It should be noted that the publishing world is a little different than the movie world. Konrath finds a lot of his success (I believe) by selling his work at a very low price, something we filmmakers can't really do. What do I mean? He can sell an ebook at $2.99 (which he gets over $2 for), which dramatically undercuts typical prices from the majors. If I was looking for something to read on my Kindle in an genre I liked, you bet I'd try an indie for that price.
For filmmakers, it's not that simple. Redbox rents movies for $1. Netflix, cable and satellite will stream a whole slew of films right to your TV as part of your subscription, some for "free". How do we compete with that? No one is going to buy my microbudget flick (and therefore not see it) for even scant buck when they can easily and cheaply watch a gargantuan budgeted studio movie for the same price. It just won't happen.
That's why I'm a big proponent of the "giveaway" model, which seems like the only way to compete, even on a global level. Put your movie on YouTube and everyone with a computer or smartphone can see it. Submit it to Netflix and everyone with a Netflix subscription can watch it on their TV. Get it on iTunes and anyone with an iPod is a potential audience member. Put it on a P2P network and it gets downloaded (potentially) by the world. Not bad, eh?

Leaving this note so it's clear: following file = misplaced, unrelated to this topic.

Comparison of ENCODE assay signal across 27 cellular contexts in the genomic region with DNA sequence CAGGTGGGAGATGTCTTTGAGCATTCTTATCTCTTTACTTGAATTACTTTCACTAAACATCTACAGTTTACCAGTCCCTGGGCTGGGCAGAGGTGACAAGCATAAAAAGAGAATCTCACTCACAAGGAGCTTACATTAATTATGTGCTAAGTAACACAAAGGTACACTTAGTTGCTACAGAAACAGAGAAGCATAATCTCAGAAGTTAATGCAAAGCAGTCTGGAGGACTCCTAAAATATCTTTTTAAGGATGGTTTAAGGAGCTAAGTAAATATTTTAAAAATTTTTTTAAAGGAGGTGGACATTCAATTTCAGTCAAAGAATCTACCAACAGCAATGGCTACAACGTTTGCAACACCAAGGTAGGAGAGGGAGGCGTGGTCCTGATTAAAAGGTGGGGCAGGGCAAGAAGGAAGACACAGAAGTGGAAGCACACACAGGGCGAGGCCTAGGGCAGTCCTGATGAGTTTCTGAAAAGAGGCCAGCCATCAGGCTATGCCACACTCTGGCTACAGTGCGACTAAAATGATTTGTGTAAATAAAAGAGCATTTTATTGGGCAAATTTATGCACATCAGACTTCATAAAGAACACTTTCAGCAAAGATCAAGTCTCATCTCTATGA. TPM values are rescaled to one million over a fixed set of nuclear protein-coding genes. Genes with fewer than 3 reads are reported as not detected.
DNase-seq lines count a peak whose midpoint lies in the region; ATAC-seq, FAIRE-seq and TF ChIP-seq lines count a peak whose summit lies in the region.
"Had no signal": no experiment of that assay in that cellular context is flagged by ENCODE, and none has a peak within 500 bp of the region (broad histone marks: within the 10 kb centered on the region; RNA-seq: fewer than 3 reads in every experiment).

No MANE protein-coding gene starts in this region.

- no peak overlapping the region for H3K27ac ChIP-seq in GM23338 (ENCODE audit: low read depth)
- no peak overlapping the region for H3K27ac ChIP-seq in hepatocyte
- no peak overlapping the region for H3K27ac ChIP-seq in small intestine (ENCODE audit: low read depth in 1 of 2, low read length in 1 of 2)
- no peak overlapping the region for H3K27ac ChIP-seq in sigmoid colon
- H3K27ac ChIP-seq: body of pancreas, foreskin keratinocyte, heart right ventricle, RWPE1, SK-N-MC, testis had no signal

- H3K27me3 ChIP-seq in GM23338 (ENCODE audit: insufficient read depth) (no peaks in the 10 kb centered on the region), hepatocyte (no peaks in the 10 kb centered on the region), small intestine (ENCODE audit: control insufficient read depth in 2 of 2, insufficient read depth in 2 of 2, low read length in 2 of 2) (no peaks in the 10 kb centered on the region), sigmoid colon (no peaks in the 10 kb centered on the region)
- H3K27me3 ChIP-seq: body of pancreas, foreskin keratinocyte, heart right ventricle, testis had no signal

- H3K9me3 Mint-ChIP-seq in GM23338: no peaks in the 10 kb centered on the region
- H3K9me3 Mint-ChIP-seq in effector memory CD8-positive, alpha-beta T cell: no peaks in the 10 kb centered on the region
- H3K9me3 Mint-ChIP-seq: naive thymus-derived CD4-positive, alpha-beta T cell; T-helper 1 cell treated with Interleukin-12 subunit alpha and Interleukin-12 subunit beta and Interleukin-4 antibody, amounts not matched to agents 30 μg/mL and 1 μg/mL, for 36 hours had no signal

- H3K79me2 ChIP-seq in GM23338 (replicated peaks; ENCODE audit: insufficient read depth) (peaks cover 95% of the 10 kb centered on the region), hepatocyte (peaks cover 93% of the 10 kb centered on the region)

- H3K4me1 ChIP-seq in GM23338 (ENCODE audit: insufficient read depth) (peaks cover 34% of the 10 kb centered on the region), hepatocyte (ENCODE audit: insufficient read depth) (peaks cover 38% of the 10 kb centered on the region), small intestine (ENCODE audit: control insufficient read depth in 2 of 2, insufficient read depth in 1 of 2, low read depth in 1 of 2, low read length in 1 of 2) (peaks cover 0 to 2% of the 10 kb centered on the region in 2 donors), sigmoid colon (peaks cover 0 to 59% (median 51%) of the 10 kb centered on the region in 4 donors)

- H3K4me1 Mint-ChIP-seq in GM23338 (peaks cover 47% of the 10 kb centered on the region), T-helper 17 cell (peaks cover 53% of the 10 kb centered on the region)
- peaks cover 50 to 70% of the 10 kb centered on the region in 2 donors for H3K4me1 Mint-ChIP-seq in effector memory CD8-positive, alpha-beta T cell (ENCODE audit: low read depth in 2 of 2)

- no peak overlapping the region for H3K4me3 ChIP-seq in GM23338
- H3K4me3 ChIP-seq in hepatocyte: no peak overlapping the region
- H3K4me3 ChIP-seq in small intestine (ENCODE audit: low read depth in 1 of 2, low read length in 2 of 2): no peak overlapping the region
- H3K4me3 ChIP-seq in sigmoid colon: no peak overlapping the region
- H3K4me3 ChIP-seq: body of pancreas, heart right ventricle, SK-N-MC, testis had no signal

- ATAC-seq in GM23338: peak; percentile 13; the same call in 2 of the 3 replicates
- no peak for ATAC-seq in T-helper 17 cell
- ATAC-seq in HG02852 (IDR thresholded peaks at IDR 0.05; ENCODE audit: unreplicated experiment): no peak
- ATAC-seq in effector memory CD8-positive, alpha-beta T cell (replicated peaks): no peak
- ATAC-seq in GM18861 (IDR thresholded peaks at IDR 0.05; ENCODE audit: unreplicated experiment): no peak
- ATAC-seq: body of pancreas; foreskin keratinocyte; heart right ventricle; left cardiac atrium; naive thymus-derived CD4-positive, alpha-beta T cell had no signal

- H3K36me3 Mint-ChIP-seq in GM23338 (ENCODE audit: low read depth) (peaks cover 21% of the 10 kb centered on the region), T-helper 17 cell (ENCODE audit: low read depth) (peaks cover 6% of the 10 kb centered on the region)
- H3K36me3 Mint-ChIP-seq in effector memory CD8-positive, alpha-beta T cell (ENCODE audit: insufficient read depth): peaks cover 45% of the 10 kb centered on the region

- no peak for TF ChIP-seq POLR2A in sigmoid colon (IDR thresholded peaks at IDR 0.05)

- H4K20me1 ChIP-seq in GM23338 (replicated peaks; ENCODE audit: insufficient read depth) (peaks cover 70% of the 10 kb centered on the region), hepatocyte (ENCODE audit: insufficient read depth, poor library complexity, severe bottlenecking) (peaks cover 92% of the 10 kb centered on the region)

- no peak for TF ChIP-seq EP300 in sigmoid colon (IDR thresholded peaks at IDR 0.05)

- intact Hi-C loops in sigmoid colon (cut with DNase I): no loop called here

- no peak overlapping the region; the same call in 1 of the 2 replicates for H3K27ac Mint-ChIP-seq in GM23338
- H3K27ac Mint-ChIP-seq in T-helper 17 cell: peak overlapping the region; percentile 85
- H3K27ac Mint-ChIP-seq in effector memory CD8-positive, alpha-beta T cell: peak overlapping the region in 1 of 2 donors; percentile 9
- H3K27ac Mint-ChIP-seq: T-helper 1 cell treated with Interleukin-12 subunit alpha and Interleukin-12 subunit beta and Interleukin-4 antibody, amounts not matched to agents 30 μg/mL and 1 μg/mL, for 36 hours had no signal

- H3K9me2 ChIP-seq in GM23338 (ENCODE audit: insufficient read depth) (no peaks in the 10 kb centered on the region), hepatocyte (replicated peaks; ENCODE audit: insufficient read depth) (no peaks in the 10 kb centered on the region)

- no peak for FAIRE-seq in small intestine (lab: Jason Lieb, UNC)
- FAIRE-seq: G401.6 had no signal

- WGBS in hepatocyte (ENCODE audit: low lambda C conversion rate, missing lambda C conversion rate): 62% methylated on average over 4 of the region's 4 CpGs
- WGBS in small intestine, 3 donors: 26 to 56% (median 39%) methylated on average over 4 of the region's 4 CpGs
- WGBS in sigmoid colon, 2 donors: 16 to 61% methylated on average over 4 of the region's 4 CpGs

The challenge is always how to monetize all this. I've written about possible ways before, but that's not really the point of this article. Exposure is more important than money anyway. Why? Get exposure and the money will follow. You still have to market and promote, but once you get millions of trackable views, how hard will it be to get sponsors the next time around?
It should be noted that J.A. Konrath is an established author with a lot of material already out there. He markets and promotes. He's active on the web. He writes and writes and writes and writes.
Why can't we?